“Go, Descend” – The Goal of all Descents is Ascension
In Parsha Ki Tisa we read, “Go, descend – for your people that you brought up from the land of Egypt has become corrupt” (Exodus 32:7). Most commentators have asked why the verse states both “Go” and “descend” at the same time. Would a single commandment not have been sufficient for Moses? As we have seen, Rashi cites the Talmud (Berachot 32:22) and explains as follows: “Descend from your exalted position. I did not give you your high position except for their sake.”
Despite this explanation, a certain number of questions remain:
1. As the head of the prophets (Esther Rabba, Introduction 10) and the undisputed leader of the Jewish people (whose outlook and state of mind he was perfectly familiar with), Moses knew very well that they would commit the sin of the golden calf. Yet if that were the case, why did he then descend from the mountain with the Tablets of the Law in his hands? Was he unaware that they were not ready to receive them, having been completely distanced from G-d by the sin of the golden calf?
2. Why did G-d make Moses descend from the mountain (i.e., from his greatness)? If the Children of Israel sinned, what wrong had Moses done?
3. Why did Moses break the Tablets? Although it is true that afterwards G-d told him, “You did well!” (Shabbat 87a), nevertheless He had not given him the order to break them.
King David said concerning Moses: “You ascended on high, you have taken captives” (Psalms 68:19). In other words, you triumphed over all the angels by your holiness and wisdom (see Shemot Rabba 28:1). He even succeeded in studying Torah with the Holy One, blessed be He (Berachot 63b) and took hold of the Celestial Throne to respond to the angels who opposed the giving of the Torah (Shabbat 88b). As a result, when G-d informed Moses that the Children of Israel had sinned, he found it difficult to leave the delights of the spiritual world that he was in. G-d therefore had to give him an express order to descend from there: “You only belong to the world below now. Therefore descend and see what My children have done.”
However Moses was very apprehensive about this descent, for he feared the influence of the wrongdoers who had fashioned the golden calf. G-d then ordered him to descend from his greatness, for as He explained to him: “It was of your own free will – yours, not Mine – that you brought the mixed multitude out of Egypt, as it is written: ‘Your people [not ‘My people’] … has become corrupt’ [Exodus 32:7]. Therefore descend and save the Children of Israel from this mixed multitude. All the honors that you enjoy are yours only because of the Children of Israel.”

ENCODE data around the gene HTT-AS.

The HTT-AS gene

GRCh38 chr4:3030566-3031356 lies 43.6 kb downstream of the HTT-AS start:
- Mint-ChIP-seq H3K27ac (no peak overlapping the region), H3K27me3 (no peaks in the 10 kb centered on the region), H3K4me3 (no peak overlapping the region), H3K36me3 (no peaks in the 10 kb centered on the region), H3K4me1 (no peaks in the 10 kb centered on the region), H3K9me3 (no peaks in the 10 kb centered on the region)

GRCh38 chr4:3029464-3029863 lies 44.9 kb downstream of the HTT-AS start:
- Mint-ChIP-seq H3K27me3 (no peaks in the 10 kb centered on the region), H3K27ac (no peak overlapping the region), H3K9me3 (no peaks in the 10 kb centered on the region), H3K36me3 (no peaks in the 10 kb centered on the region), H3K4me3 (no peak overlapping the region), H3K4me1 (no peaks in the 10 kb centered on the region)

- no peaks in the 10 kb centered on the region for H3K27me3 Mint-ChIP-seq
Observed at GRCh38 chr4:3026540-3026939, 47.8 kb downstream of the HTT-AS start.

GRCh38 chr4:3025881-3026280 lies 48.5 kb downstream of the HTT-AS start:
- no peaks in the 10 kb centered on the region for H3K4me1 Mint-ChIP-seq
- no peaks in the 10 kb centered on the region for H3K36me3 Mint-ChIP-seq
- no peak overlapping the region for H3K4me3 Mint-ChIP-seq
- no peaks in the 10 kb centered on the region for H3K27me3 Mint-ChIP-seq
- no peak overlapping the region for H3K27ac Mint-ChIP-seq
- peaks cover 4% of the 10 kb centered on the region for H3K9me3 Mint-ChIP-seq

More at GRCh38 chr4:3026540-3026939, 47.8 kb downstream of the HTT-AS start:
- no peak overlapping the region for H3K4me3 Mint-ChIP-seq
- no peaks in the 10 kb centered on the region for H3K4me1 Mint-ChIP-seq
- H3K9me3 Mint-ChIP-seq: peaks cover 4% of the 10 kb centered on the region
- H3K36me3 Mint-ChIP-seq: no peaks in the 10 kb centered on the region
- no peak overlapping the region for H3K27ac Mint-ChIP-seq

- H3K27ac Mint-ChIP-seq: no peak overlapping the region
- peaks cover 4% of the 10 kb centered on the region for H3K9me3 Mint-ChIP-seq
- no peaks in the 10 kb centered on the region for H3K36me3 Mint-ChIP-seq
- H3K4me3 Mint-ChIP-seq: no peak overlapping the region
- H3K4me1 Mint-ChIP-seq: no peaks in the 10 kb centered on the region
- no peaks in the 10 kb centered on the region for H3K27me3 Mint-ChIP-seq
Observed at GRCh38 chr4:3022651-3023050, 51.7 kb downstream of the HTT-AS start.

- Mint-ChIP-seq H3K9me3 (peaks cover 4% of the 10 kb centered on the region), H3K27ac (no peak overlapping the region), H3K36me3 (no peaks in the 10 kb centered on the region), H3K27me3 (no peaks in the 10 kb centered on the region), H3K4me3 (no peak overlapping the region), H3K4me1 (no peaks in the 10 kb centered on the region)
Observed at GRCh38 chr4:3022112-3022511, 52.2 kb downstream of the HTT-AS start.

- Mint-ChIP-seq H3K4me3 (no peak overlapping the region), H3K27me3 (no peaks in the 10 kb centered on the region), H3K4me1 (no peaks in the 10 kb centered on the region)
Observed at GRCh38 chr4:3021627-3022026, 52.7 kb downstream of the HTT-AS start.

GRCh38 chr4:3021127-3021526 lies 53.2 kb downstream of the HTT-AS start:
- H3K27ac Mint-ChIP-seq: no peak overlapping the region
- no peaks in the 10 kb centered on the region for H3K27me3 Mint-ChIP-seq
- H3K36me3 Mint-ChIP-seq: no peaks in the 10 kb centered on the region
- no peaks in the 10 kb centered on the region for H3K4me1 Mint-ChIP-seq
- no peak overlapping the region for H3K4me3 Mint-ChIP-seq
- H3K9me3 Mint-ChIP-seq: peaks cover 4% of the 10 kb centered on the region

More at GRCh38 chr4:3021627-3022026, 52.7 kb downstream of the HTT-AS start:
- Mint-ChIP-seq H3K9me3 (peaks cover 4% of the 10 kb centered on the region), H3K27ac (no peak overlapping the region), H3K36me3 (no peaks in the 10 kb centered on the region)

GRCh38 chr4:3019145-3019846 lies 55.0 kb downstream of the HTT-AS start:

As the Talmud teaches (Makot 7b), the goal of every descent is to elevate a man. Moses had certainly made it to such sublime spiritual levels that he was unaware of the Children of Israel’s sin. However G-d objected to his stay in the celestial heights and ordered him to descend (in order to better ascend the next time).
A man experiences many trials and failures in this lower world, but he can only lift himself back up by the diligent study of Torah.
The Tzaddik who departs from this world is completely unaware of trivial matters, for he enjoys the splendor of the Shechinah in the upper realms (Berachot 17a). How can we call upon the Tzaddik’s merit with G-d so as to help us in the material realm? Let us first light candles in his memory, then ask him to have pity on us, to intercede with G-d in our behalf to help us become greater in our Torah study. It is only after doing these things that we should ask G-d (by the merit of the Tzaddik) to help us gain our sustenance, to raise our children in the path of truth and righteousness, and so on. This is because the material realm constitutes the aspect of failure, of descent, yet since its only goal is a greater ascension in the spiritual realm, the Tzaddik will have our prayers answered by calling upon G-d’s mercy in our behalf.